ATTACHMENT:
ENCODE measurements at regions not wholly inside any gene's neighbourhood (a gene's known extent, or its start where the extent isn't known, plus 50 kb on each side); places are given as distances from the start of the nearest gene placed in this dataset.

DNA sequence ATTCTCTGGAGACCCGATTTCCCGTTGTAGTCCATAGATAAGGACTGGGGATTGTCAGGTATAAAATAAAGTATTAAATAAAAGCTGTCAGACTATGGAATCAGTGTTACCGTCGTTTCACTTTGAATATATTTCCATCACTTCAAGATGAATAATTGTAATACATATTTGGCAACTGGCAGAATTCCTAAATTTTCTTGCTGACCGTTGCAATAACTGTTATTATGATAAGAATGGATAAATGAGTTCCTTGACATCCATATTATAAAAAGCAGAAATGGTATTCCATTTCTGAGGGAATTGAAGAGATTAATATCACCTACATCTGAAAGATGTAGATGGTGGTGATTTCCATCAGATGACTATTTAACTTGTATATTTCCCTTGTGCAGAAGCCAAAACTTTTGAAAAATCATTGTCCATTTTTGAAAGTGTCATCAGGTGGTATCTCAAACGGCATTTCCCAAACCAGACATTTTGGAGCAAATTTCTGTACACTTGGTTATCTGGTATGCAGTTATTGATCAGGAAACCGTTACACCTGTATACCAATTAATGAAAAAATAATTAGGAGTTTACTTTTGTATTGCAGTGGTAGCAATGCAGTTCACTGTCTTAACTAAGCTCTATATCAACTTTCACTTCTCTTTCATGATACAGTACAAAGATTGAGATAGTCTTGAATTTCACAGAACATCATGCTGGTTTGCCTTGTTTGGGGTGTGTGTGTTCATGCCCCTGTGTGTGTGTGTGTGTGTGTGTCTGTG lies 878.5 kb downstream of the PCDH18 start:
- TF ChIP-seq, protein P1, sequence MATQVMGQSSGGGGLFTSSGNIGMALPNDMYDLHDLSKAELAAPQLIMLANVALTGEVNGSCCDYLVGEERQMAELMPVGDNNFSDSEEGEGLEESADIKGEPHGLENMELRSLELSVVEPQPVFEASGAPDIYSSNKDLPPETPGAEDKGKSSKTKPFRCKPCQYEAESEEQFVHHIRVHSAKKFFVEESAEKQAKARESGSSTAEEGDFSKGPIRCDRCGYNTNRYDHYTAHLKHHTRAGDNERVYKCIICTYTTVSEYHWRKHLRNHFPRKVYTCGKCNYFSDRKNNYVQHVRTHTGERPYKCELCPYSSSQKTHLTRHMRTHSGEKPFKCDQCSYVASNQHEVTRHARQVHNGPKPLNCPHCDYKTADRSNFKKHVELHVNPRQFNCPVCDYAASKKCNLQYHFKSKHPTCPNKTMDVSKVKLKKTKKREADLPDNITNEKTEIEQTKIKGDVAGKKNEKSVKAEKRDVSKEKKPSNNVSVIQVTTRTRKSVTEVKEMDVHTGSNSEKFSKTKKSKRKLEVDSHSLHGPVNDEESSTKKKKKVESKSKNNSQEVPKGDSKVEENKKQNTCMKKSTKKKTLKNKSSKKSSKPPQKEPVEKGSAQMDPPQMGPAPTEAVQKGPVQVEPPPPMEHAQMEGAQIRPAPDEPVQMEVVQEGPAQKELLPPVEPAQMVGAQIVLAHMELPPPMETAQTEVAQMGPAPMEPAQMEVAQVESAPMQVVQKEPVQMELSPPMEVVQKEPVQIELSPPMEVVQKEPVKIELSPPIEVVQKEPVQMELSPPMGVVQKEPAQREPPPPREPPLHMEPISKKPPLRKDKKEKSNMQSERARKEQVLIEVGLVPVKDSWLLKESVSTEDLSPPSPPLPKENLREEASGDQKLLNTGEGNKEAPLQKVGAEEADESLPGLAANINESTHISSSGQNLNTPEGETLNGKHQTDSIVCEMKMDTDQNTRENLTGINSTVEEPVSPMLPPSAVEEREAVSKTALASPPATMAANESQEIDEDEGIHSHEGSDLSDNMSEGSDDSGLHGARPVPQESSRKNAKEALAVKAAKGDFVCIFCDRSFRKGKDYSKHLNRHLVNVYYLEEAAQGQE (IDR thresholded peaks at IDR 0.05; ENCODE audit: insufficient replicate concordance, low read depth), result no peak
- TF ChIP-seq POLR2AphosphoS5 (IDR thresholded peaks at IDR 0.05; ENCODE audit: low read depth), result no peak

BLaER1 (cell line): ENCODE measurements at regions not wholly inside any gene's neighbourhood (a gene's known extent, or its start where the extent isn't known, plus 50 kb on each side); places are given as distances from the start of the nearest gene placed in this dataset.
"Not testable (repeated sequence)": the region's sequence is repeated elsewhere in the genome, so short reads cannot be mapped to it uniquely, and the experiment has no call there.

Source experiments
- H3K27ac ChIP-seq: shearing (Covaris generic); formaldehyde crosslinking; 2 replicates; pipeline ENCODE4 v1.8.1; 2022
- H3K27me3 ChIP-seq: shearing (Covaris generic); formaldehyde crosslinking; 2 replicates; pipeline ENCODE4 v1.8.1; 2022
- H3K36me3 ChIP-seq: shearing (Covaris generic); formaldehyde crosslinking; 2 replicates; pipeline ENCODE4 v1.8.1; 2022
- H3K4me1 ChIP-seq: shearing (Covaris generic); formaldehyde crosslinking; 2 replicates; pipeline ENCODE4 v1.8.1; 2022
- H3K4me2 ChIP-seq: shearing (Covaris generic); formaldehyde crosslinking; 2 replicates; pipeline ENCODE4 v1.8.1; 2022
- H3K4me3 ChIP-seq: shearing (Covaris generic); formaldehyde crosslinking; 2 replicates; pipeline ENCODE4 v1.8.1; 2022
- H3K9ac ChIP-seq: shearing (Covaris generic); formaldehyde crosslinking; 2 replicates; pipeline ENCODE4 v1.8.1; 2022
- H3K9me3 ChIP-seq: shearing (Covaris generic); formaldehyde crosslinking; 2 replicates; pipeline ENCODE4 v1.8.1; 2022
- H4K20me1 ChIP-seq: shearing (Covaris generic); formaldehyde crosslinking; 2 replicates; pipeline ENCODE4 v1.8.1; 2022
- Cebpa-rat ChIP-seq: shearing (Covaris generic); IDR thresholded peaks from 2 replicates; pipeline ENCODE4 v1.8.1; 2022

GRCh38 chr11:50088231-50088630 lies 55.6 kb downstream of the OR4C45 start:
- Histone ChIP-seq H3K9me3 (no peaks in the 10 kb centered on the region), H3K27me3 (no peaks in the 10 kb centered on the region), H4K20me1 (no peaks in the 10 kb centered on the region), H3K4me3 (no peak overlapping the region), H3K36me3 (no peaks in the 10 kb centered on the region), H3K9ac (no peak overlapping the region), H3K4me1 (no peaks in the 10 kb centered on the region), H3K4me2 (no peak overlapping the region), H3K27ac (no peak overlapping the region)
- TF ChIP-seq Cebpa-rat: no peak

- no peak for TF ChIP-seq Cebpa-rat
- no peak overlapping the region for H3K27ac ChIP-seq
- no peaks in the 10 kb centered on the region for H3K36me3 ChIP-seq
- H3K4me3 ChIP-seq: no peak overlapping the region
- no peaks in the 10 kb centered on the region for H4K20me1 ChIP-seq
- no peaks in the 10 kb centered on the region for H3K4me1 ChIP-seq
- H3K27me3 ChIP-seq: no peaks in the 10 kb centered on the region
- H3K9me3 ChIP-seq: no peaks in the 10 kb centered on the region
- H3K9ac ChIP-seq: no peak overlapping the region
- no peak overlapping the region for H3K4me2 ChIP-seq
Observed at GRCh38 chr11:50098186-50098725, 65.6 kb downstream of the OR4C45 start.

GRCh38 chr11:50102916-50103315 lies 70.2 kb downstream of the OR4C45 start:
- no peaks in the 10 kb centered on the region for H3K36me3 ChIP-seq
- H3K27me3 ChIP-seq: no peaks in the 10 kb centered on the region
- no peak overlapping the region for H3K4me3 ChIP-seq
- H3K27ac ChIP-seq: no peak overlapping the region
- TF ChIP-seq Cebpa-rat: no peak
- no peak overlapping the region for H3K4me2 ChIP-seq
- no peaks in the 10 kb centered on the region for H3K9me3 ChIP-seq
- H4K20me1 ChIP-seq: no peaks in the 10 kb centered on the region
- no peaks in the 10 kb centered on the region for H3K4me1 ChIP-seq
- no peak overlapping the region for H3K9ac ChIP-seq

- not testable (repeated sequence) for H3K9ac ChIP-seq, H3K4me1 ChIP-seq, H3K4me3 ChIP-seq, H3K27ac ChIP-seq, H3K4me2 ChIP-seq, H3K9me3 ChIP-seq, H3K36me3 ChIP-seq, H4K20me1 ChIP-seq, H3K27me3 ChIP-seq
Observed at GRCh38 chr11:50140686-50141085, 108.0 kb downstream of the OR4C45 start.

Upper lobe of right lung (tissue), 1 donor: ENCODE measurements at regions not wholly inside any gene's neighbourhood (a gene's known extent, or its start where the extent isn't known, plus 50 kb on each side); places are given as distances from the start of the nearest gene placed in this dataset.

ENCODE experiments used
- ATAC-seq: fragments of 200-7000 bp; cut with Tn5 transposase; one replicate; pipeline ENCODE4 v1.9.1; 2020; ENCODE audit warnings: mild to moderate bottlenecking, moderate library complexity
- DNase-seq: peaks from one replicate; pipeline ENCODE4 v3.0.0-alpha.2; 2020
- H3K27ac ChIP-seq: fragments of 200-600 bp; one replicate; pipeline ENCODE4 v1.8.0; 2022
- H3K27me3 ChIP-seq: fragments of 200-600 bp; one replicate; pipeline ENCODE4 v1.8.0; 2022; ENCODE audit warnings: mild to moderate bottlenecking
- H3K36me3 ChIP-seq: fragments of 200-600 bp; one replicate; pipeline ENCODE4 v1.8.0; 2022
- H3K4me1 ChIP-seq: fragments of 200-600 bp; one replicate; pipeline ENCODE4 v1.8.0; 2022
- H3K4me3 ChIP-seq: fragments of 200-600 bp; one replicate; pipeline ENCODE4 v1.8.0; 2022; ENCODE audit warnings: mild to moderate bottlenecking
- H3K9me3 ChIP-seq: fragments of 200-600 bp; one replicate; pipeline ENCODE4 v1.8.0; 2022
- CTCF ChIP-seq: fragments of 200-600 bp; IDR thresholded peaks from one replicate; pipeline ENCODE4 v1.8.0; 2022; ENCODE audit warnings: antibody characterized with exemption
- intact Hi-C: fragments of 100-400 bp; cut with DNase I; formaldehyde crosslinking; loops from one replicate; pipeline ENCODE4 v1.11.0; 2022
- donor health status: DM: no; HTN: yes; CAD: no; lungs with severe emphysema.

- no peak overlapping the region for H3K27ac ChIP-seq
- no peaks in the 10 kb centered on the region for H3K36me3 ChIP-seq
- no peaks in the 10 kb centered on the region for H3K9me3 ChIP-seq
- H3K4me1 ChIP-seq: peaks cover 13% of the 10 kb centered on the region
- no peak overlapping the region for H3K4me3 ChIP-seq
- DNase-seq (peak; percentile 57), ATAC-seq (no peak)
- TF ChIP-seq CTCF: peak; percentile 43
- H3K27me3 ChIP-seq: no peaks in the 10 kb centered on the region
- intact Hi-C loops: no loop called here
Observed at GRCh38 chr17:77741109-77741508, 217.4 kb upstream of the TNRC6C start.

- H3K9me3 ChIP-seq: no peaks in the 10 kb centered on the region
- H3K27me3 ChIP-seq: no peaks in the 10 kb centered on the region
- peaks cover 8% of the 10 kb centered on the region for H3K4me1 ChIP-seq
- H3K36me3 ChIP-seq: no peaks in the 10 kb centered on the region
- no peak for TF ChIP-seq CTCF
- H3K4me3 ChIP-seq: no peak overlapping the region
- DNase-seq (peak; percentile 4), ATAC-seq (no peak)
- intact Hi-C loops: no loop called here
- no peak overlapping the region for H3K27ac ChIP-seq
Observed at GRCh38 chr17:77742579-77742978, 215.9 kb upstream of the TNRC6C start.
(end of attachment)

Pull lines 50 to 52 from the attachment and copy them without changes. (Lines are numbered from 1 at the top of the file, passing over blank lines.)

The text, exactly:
- H3K27me3 ChIP-seq: fragments of 200-600 bp; one replicate; pipeline ENCODE4 v1.8.0; 2022; ENCODE audit warnings: mild to moderate bottlenecking
- H3K36me3 ChIP-seq: fragments of 200-600 bp; one replicate; pipeline ENCODE4 v1.8.0; 2022
- H3K4me1 ChIP-seq: fragments of 200-600 bp; one replicate; pipeline ENCODE4 v1.8.0; 2022